A Sound of Trumpets

The global lust for ivory threatens to silence the African elephant forever. Can a hidden remnant of the Cold War help stem the slaughter?

by Paul Hond Published Summer 2014
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A herd of elephants in Tanzania. / Photograph by Jonathan and Angela Scott / Getty Images

One of Misha’s tusks arrived at Uno’s laboratory. Though bomb-curve radiocarbon dating had been attempted in ivory, it hadn’t been fully validated.

Misha’s tusk was cut down the middle, a longitudinal slice, revealing a pulp cavity into which new ivory was added daily, creating that C-14 diary, that archive of growth history. (The team also worked on the tusks of another elephant, Amina, who had died of natural causes in Kenya.)

Uno didn’t need much ivory for the job. Less than a pinch. Uno took the samples, converted them to CO2 gas, converted the gas into a graphite pellet, and fed the pellet to an advanced instrument called an accelerator mass spectrometer. The machine was capable of counting the C-14 atoms in the sample.

Misha’s results came in. Using this data, and working from Misha’s date of death, Uno was able to calculate the growth rate of the tusk, which he then matched to the bomb curve.

To verify the method, Uno tested elephant tail hair, monkey hair, hippo teeth, and antelope horn — samples from animals with independently known dates of death.

All these tissues recorded the same carbon signal as the atmosphere during the time they were formed. The method worked.

“The social behaviors of elephants are immensely deep and complex,” says Dave Sulzer ’88GSAS, a professor of neurobiology at the Columbia University Medical Center. “Their ability to communicate with us and each other is far beyond anything that we’ve seen in any other nonhuman animals.”

While Uno was in Utah conducting his elephant investigations, Sulzer was in northern Thailand conducting his. Sulzer is a neuroscientist, but he wasn’t studying the elephant brain, which is three times bigger than ours. Rather, in his guise as the avant-garde musician Dave Soldier, he was measuring metal and wood, in order to build traditional instruments large and sturdy enough to accommodate the Thai Elephant Orchestra, a loose ensemble of Asian elephants residing at the Thai Elephant Conservation Center.

According to Sulzer, elephants communicate constantly with each other using lots of caresses and at least sixty different sounds — and that’s just on their own natural instruments. With mallets in their trunks, they create further vibrations by striking custom-made gongs, drums, and marimba-like ranaats. Sulzer cofounded the orchestra in 2000 with the elephant conservationist Richard Lair, and discovered that it took an elephant about twenty minutes to get the hang of whacking a stick against steel. The orchestra produced a clanging, meditative sound, something like the aural counterpart of the abstract elephant painting that Lair helped introduce in the late 1990s, to bring attention to the plight of the Asian elephant — a species devastated mainly by habitat loss, and thought to number forty thousand in the shrinking wilderness of Southeast Asia.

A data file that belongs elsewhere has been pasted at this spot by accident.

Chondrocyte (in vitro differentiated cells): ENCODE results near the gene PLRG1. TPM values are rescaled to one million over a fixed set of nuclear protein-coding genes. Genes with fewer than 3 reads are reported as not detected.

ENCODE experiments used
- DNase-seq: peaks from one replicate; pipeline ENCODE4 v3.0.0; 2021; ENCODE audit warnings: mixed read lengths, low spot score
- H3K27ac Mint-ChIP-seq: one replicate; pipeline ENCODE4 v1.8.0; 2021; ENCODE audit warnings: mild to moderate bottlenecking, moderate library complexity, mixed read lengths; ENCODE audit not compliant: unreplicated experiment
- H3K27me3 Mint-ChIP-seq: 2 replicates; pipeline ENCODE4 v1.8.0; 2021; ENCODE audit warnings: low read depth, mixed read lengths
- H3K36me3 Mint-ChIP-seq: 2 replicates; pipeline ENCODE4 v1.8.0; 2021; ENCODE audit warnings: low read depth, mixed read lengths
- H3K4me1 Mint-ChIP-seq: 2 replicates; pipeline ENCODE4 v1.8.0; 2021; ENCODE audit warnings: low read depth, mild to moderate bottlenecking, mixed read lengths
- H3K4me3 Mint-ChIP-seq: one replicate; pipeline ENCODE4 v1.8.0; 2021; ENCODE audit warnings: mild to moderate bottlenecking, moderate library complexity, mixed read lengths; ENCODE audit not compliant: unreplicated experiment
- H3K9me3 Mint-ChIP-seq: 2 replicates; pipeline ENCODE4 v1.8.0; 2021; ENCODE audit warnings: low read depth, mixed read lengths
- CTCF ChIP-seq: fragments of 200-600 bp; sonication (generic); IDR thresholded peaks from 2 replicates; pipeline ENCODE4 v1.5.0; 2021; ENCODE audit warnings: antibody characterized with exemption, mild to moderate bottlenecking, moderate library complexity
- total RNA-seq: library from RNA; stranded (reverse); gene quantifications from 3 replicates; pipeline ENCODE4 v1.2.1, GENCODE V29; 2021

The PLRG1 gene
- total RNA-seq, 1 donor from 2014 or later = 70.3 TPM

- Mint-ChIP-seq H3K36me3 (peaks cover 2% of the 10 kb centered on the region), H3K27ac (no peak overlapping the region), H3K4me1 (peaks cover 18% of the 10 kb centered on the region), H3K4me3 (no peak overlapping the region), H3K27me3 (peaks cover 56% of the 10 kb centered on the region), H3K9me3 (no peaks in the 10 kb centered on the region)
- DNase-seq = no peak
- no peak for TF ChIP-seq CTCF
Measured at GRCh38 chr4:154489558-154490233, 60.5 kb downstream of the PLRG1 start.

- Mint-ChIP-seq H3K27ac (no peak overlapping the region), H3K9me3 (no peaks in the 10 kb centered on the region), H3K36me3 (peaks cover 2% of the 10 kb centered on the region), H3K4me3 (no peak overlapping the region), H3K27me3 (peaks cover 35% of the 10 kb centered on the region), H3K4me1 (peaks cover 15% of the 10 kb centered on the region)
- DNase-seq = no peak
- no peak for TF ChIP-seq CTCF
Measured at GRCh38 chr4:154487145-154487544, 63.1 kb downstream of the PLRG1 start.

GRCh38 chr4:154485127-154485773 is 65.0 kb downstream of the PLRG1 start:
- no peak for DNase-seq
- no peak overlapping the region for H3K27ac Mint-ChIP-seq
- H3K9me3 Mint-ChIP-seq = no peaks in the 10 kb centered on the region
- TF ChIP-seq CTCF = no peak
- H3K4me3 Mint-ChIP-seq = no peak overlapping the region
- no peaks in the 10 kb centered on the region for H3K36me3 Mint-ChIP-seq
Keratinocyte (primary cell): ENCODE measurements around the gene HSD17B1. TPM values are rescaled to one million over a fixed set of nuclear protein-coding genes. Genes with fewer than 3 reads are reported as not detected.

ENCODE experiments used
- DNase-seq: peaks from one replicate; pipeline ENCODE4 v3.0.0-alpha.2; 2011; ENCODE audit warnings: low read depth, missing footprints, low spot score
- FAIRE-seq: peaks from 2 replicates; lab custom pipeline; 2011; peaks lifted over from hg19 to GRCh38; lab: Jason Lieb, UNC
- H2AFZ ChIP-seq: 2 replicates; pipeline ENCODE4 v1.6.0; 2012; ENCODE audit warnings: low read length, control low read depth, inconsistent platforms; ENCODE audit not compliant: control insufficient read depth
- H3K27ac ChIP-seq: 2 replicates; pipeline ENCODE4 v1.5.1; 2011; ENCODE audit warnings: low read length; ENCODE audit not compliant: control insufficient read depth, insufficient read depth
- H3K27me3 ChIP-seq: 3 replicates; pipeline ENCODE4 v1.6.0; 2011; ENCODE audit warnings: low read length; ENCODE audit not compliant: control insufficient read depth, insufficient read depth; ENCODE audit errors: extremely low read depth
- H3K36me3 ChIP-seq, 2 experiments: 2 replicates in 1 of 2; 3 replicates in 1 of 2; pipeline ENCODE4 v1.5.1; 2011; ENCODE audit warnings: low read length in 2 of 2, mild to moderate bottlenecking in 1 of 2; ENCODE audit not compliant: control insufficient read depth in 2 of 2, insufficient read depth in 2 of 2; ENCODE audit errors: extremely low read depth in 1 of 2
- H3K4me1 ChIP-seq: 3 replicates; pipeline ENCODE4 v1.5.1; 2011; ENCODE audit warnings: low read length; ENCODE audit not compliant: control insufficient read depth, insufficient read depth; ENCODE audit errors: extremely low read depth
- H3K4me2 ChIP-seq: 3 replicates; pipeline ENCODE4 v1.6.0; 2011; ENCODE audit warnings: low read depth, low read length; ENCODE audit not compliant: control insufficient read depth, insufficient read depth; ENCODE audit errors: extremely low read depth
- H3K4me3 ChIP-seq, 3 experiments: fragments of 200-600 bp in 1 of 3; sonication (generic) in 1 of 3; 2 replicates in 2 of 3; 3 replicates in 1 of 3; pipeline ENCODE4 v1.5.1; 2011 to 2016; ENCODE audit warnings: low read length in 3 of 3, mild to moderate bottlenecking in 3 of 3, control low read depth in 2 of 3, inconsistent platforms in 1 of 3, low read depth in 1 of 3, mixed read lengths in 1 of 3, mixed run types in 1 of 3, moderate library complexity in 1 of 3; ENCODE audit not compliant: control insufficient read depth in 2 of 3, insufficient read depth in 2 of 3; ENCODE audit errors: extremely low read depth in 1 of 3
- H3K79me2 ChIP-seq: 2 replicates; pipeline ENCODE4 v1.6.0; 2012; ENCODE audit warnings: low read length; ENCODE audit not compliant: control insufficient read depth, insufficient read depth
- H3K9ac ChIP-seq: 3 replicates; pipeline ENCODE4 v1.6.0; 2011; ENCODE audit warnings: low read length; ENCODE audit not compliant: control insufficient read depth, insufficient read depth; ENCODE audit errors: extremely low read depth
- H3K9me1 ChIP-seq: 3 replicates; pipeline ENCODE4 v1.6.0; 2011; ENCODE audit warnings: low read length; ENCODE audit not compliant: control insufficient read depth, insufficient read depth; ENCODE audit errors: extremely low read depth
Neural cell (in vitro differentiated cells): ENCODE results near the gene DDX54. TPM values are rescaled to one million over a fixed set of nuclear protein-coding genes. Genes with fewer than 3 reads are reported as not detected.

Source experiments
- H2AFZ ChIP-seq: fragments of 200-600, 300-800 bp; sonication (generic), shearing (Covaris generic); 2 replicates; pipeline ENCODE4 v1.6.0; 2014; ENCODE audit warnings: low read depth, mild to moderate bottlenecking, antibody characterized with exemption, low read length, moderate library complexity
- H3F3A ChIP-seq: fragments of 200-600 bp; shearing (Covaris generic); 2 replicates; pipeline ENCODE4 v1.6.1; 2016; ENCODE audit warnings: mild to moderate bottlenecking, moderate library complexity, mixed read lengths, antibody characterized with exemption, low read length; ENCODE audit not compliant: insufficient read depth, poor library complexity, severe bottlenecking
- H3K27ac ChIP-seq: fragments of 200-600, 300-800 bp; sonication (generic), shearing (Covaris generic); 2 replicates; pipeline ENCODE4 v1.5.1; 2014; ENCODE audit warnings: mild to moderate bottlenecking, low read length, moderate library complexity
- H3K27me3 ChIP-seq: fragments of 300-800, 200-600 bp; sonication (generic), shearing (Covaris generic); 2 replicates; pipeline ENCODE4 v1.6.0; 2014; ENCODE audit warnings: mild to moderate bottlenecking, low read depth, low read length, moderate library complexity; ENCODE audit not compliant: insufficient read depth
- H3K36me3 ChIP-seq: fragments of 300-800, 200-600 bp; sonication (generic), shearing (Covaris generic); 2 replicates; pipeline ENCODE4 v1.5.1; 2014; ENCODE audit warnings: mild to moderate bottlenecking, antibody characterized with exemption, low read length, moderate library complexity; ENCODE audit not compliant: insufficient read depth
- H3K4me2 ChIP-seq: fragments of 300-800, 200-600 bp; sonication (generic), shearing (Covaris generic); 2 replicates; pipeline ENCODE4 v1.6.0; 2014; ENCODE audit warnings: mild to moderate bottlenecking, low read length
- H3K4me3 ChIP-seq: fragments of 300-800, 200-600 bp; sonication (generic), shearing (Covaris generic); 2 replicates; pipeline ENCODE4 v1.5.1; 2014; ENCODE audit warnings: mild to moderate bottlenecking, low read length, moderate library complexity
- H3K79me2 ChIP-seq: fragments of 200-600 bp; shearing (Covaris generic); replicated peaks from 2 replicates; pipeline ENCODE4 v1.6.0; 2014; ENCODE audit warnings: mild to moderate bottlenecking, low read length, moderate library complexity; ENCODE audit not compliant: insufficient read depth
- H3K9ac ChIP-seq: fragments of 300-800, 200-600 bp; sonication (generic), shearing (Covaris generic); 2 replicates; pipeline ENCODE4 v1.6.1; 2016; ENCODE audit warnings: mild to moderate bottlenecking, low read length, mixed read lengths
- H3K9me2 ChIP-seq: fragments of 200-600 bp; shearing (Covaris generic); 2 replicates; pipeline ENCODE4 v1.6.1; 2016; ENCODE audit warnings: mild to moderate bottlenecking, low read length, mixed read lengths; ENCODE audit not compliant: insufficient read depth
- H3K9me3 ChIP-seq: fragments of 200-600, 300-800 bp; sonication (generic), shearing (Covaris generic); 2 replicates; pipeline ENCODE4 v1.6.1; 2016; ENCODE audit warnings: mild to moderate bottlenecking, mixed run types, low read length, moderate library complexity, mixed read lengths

“Elephants understand about a hundred spoken human commands,” says Sulzer. “They can do things that would be unbelievable for any of our domesticated animals. For instance, you can give an instruction to an elephant to pick up all the logs in an area and pile them up crosswise. They can do that.”

Though Sulzer sees a lot of relatable qualities in elephants, he’s hip to the pitfalls of anthropomorphization, and conscious of words that might be construed as such. Still, he will occasionally refer to elephants as “women” and “guys,” and use constructions like “If they don’t enjoy playing, they’re not asked back.” Nor can he avoid attributing to the elephants he’s met such traits as sneakiness, moodiness, compassion, and even a sense of humor. 

“Elephants understand about a hundred spoken human commands,” says Sulzer. “They can do things that would be unbelievable for any of our domesticated animals.” 

“They’ll play tricks on you,” he says. “They’ll play games with you. Once, I was drinking a big glass of water near this elephant, and whenever I turned around, he’d sneak his trunk in and drink some of the water. When I’d turn to him, he’d pull his trunk back and give me this look like, ‘It wasn’t me.’ At some point, I turned to him, and he sprayed the water on me. Now, I’m going to tell you that’s a sense of humor, and every human there thought it was a sense of humor, and my gut feeling is that the elephants also thought the same thing. But how do I demonstrate that? I have no idea.

“People are concerned justifiably about anthropomorphizing,” Sulzer says. “But I think you need a balance. You can’t dismiss an attribute simply because you haven’t been smart enough to measure it.”

To bomb-curve date the Toronto auction-house tusks, Kevin Uno first had to get inventive with his transportation arrangements. He couldn’t just pick the tusks up in his car and bring them back. Nor could the Canadian government send them to him. International and federal law prohibited such traffic. Instead, Uno had to ask the Canadians to convert the samples to CO2 and ship that to an accelerator mass spectrometer facility in California. (You can transport the gas across the border, but not the solid.)

For the next three months, he waited.

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